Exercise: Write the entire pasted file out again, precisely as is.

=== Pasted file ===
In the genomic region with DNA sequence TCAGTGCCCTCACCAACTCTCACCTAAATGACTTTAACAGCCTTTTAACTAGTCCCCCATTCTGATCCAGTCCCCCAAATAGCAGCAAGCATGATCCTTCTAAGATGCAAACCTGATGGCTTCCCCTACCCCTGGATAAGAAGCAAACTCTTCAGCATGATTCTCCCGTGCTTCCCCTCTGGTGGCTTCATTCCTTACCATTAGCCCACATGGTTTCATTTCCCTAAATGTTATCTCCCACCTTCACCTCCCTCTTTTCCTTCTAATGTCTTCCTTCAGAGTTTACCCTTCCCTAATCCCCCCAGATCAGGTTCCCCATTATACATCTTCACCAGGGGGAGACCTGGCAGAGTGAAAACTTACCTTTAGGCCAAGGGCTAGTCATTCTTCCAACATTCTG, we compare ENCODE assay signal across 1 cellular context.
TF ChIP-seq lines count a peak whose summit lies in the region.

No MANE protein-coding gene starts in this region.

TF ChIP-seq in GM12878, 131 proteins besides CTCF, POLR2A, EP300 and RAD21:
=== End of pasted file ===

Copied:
In the genomic region with DNA sequence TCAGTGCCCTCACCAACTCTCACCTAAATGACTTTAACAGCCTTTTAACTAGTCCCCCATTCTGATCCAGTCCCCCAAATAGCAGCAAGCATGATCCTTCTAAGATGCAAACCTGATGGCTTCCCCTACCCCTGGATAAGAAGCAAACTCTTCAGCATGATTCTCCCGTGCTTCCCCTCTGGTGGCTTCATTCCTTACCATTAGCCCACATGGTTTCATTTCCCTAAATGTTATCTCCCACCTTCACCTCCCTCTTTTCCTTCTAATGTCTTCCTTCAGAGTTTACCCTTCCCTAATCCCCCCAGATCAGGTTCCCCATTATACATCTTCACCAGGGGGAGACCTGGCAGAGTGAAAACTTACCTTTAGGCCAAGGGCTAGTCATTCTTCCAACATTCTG, we compare ENCODE assay signal across 1 cellular context.
TF ChIP-seq lines count a peak whose summit lies in the region.

No MANE protein-coding gene starts in this region.

TF ChIP-seq in GM12878, 131 proteins besides CTCF, POLR2A, EP300 and RAD21: